July 2011

A vision for integrating basin water management

29.07.2011 - Posted by Kane Travis
With carbon tax taking up a lot of media attention in the last few weeks, it is easy to forget about the massive water reform process being undertaken in the Murray-Darling Basin. Recently the Department of Sustainability, Environment, Water, Population and Communities provided the opportunity to comment on the proposed Monitoring, Evaluation and Reporting Framework for use of Commonwealth Environmental Water in the Murray-Darling Basin.

We have undertaken a wide range of work for federal authorities associated with water reform and reading the MER Framework document got me thinking about what else we could do to deliver the best water resource outcome for the environment into the future.

One thing that does strike me is the overall lack of integration. I don’t mean this as a criticism because I know how hard the challenge is, and that agencies are flat out dealing with their own internal priorities and processes. I do however see a whole raft of environmental water type programs and projects that would substantially benefit from connecting the dots between federal, state and regional programs.

Recently being involved in the Basin Plan Monitoring and Evaluation Program for the Murray Darling Basin Authority, I saw first hand how an integrated program logic model, if done well, can cut through the noise and provide a clear map of how the activities being undertaken combine to produce the overall high level outcomes, and importantly provide clarity on the data required to be able to communicate success.

I have a vision of bringing together the federal authorities, state government agencies and regional delivery bodies into the one room to map out a program logic to capture their activities, outcomes, goals and reporting needs that are associated with the provision of environmental water. Together we could create an integrated program logic that allows all agencies to understand where there are synergies, the extent and quality of data being produced by each organisation, and how the data could be shared and integrated between programs.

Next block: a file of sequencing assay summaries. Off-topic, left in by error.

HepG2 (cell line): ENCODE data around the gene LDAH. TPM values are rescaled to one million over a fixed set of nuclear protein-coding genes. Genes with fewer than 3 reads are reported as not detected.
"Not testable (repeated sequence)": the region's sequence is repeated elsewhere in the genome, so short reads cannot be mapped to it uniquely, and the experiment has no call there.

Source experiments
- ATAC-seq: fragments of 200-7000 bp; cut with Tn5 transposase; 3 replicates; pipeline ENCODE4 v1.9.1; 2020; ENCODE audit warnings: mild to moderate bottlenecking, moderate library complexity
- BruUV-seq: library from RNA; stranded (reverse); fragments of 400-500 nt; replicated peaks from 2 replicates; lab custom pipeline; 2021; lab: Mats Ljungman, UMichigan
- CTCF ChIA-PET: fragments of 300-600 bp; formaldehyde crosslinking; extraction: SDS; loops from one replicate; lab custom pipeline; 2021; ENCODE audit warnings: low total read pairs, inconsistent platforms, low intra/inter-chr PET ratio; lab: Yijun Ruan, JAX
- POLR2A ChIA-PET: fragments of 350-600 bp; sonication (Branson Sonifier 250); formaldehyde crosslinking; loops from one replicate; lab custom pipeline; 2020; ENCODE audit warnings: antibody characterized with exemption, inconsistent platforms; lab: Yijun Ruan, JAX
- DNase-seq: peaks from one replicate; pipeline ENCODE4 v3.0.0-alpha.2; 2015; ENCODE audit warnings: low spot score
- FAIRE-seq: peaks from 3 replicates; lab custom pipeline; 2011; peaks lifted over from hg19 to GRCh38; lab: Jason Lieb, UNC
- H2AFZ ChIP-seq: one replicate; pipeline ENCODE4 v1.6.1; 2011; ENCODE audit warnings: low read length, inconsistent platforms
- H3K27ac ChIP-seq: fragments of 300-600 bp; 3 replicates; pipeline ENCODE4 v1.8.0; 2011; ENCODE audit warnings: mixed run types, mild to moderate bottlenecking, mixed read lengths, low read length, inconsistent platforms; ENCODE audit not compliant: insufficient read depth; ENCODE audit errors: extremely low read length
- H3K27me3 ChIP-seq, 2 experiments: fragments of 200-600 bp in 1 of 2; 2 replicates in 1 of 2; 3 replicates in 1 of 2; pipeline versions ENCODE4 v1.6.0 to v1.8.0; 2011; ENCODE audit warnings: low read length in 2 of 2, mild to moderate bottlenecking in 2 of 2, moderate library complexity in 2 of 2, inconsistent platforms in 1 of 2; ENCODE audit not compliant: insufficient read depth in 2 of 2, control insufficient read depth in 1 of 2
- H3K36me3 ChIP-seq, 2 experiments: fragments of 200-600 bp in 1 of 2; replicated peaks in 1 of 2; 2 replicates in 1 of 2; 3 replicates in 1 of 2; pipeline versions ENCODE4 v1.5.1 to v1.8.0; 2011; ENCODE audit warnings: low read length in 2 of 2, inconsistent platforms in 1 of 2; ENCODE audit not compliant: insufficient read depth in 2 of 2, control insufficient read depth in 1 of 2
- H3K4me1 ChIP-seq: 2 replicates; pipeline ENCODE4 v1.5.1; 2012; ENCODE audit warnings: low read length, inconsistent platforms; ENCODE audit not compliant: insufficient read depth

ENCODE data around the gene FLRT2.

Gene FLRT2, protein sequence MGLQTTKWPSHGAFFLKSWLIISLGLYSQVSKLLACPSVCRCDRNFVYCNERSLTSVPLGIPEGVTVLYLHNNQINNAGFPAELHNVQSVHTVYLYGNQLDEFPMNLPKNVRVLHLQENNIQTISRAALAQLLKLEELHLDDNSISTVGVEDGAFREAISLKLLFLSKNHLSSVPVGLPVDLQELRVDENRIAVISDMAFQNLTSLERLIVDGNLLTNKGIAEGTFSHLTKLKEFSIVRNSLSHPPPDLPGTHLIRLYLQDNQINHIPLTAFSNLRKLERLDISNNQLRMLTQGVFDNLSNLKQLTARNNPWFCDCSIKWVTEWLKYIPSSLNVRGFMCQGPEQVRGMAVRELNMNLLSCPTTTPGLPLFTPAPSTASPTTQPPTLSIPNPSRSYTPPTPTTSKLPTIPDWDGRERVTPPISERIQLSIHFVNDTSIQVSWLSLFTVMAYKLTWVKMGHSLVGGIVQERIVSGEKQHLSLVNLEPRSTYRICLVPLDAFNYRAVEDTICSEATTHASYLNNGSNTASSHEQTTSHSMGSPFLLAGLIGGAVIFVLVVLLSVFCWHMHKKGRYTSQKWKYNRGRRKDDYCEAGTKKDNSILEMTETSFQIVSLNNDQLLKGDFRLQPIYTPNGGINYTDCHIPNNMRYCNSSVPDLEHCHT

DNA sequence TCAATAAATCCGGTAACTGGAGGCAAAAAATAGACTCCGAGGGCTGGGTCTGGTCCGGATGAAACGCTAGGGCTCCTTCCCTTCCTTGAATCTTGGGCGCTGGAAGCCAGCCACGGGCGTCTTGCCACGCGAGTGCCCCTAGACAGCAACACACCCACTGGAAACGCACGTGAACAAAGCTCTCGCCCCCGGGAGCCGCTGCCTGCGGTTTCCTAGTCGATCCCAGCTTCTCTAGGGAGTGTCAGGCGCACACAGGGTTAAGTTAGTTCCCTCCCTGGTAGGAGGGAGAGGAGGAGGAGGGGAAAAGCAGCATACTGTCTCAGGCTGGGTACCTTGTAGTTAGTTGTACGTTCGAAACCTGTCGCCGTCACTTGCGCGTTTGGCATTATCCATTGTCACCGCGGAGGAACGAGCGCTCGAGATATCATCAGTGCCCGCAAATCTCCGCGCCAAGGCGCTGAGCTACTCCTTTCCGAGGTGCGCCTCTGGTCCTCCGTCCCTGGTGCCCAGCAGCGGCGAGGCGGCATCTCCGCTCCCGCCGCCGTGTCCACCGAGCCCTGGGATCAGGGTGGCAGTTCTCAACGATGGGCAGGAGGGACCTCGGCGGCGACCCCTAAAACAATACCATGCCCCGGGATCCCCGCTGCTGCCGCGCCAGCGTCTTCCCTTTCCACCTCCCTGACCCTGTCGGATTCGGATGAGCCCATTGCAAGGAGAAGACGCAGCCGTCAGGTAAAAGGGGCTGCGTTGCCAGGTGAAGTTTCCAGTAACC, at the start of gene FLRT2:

I have made a start on selling my vision, but accept it may be a long road ahead.

Alluvium Seeking Waterway Engineer

19.07.2011 - Posted by Stuart Cleven
We are looking for an experienced engineer to join us in Melbourne and help build further capacity in surface water and waterway management. So, if you have a high level understanding of channel hydraulics, stream processes and stream stability assessment and are keen to design urban and rural stream rehabilitation works where habitat protection, erosion control and sediment management are key considerations, apply! For more information on the position click here or give me a call on 0408 501 761.

Alluvium Turns Five

14.07.2011 - Posted by Kane Travis
On Friday night we celebrated Alluvium’s 5th birthday and Chris Arnott’s contribution to the business.

It was quite a milestone night. It is not possible to celebrate a birthday without some reflection. Over the 5 years we have seen Alluvium grow from a handful of people in Melbourne and Townsville with not much more than a lap top and a mobile phone, to a robust business of almost 40 people in 2011, a new presence in Canberra, and a continued drive to grow the business into areas where we can influence the national debate in river and catchment health, and continue to challenge our people. This success has come from our shared vision of providing outstanding client service and staff opportunities.